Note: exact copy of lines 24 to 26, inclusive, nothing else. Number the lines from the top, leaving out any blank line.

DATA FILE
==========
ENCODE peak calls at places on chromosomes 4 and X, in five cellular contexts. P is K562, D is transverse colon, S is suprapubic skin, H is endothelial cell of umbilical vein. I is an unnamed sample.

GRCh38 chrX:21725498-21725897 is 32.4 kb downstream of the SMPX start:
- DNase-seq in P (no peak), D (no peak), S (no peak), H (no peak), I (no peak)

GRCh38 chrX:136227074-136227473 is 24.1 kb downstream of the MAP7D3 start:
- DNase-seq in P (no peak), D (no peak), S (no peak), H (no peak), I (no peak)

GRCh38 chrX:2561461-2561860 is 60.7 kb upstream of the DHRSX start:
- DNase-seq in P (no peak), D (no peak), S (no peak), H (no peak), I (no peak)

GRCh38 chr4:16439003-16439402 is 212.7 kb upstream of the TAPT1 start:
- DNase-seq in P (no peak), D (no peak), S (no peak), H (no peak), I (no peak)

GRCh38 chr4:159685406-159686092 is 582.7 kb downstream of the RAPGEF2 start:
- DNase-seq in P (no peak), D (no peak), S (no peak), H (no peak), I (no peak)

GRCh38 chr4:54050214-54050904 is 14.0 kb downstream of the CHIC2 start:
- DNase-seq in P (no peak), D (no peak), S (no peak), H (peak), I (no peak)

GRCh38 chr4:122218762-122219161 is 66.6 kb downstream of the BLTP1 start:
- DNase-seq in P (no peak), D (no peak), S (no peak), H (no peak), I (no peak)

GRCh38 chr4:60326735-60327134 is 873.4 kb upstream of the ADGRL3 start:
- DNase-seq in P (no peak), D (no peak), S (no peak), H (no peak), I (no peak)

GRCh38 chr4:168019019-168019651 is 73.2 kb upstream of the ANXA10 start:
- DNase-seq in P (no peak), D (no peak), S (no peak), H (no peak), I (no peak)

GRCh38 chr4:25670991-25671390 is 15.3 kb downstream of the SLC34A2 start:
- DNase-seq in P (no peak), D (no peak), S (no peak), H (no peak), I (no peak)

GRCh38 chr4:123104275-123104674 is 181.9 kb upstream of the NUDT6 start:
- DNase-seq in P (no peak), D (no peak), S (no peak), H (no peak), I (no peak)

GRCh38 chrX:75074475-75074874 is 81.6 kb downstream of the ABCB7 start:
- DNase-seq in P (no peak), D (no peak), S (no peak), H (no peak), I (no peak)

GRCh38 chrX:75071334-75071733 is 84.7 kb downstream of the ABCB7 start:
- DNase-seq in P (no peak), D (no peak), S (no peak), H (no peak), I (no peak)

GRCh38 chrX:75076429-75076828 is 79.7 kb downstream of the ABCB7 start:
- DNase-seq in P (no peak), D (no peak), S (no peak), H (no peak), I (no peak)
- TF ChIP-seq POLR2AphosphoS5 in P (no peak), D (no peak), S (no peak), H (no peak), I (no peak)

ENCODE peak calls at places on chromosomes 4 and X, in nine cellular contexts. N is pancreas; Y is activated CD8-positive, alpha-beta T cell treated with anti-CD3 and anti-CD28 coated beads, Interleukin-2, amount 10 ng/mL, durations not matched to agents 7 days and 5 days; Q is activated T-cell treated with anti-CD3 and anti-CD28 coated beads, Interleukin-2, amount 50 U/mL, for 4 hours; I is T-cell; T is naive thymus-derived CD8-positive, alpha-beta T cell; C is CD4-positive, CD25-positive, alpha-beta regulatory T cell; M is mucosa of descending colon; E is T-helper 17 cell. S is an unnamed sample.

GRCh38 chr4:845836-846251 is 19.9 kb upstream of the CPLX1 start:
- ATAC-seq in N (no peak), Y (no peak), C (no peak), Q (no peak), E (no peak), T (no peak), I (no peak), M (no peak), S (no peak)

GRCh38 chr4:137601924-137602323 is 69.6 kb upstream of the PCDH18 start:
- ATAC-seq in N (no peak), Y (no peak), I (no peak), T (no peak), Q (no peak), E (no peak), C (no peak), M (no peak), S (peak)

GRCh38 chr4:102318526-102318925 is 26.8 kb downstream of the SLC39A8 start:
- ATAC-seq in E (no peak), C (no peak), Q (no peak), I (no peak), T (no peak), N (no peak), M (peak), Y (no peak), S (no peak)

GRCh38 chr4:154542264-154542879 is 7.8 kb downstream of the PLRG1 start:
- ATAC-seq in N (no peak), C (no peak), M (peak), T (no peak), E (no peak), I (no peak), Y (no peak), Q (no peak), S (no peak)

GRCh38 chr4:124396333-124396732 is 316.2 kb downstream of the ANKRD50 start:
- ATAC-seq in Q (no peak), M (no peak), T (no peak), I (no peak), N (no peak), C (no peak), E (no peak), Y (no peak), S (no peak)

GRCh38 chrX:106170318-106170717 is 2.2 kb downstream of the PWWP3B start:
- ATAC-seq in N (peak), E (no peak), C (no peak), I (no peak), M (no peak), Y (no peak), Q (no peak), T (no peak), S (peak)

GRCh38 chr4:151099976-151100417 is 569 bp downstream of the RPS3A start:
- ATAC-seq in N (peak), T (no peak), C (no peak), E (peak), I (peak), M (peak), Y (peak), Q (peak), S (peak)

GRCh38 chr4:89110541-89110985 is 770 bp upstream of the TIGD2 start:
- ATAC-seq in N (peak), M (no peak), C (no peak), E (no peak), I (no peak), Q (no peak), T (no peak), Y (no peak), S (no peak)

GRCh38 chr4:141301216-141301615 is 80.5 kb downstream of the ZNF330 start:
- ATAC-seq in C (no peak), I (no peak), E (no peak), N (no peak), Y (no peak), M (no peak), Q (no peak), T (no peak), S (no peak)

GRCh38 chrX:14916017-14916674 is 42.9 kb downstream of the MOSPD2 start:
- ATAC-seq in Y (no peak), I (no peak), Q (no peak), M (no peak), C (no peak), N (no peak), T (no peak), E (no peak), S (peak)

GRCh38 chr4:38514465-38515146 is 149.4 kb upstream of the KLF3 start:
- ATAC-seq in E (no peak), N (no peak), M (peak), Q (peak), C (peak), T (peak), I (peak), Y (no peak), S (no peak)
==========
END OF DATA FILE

GRCh38 chrX:75074475-75074874 is 81.6 kb downstream of the ABCB7 start:
- DNase-seq in P (no peak), D (no peak), S (no peak), H (no peak), I (no peak)

GRCh38 chrX:75071334-75071733 is 84.7 kb downstream of the ABCB7 start: